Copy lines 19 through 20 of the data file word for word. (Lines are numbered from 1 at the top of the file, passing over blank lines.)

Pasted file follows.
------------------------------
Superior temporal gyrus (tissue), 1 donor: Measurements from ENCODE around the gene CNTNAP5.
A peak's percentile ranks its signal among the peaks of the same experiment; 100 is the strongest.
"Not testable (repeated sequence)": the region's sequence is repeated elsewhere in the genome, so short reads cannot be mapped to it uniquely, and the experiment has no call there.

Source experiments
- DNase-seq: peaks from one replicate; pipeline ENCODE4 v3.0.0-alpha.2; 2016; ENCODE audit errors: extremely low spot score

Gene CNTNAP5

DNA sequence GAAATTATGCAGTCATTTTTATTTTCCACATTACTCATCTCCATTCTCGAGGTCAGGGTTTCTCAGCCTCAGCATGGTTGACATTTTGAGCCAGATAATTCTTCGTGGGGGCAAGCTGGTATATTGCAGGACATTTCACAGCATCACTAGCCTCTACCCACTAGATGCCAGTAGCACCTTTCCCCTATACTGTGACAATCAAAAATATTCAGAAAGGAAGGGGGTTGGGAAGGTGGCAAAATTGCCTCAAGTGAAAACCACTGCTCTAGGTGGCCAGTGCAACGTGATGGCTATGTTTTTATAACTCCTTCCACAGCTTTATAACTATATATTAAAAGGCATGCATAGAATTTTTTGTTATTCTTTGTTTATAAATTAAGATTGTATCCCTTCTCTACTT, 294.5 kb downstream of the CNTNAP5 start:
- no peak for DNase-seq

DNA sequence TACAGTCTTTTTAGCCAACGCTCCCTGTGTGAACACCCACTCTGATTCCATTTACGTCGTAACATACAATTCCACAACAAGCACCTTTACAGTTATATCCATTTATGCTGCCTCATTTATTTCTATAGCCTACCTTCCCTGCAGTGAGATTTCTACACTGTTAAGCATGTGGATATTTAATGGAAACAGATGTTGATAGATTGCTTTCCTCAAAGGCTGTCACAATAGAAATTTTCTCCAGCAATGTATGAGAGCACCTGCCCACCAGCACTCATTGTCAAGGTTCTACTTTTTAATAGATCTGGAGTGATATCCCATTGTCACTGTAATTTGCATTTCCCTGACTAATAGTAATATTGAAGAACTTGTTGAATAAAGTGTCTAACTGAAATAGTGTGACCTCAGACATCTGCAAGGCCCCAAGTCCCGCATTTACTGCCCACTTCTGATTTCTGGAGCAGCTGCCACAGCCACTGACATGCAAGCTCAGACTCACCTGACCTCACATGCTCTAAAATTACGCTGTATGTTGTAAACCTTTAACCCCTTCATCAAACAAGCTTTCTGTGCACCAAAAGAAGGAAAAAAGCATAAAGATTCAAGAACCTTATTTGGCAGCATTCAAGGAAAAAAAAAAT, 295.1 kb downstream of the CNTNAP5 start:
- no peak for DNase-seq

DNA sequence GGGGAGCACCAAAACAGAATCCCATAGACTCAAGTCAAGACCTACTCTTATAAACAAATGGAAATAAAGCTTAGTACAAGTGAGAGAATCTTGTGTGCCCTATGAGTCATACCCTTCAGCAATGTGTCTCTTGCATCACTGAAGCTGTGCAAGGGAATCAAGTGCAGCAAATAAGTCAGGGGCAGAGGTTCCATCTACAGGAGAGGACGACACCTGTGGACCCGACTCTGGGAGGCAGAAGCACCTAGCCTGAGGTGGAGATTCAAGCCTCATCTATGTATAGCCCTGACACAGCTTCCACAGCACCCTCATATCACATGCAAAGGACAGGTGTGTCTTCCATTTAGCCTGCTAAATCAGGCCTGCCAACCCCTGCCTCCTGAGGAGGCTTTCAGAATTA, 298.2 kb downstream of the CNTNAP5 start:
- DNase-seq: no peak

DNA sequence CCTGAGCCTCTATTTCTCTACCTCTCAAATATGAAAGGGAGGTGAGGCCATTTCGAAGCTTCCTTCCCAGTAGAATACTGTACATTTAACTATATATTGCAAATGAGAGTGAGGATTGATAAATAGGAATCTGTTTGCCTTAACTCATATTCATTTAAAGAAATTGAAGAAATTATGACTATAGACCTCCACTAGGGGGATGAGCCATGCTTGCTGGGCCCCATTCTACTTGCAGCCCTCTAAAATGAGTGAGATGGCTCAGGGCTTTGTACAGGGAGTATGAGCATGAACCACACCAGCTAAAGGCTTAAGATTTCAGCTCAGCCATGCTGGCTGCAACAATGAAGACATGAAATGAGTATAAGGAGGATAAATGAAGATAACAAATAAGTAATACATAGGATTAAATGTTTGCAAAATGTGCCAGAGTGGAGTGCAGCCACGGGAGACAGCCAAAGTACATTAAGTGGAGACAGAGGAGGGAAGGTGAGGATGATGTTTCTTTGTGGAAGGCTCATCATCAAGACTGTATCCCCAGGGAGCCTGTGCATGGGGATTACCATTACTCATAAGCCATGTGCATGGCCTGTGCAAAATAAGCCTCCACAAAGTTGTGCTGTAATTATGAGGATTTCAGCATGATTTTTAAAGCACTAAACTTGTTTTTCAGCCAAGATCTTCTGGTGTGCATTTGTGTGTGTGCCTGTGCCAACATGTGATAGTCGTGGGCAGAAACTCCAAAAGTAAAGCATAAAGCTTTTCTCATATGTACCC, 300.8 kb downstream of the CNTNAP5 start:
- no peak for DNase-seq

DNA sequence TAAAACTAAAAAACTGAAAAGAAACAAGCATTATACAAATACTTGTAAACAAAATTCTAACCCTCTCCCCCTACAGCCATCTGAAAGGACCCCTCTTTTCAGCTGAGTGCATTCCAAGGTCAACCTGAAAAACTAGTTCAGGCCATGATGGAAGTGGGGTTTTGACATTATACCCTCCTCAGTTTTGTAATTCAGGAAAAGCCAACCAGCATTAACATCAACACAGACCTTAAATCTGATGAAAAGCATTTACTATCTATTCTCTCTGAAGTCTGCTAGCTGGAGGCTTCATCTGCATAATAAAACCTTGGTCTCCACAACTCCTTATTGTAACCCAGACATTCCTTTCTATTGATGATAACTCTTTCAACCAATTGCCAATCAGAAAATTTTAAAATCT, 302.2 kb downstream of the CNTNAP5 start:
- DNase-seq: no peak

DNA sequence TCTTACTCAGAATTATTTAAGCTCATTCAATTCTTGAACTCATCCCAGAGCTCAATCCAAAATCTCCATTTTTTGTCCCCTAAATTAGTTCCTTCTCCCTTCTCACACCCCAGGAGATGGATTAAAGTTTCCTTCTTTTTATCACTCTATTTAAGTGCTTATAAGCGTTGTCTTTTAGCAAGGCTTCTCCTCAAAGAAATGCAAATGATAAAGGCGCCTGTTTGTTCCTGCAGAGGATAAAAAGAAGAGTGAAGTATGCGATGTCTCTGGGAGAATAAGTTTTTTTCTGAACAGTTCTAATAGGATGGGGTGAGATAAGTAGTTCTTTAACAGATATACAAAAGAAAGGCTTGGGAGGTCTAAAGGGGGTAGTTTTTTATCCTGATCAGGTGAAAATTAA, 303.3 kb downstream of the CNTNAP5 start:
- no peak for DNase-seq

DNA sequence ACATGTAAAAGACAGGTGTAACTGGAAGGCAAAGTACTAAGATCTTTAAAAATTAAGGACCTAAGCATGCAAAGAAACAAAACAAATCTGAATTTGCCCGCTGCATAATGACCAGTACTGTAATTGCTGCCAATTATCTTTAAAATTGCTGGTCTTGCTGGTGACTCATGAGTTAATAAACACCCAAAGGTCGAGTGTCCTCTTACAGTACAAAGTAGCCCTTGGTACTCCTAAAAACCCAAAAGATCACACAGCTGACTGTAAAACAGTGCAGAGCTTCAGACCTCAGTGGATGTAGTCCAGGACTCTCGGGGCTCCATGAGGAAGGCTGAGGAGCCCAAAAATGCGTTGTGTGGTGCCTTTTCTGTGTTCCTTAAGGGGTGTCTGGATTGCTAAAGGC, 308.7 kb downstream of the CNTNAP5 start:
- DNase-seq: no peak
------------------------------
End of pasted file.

DNA sequence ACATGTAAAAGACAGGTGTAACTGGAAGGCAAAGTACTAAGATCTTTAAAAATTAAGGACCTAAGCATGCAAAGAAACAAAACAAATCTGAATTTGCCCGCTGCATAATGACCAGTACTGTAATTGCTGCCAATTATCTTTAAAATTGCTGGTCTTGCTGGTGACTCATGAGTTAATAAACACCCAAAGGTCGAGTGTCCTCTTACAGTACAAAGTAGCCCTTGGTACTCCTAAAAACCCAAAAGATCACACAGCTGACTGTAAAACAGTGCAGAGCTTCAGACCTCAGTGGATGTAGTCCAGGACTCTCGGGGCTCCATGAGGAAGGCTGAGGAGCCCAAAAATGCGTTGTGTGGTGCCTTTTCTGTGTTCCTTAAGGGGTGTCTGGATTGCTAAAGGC, 308.7 kb downstream of the CNTNAP5 start:
- DNase-seq: no peak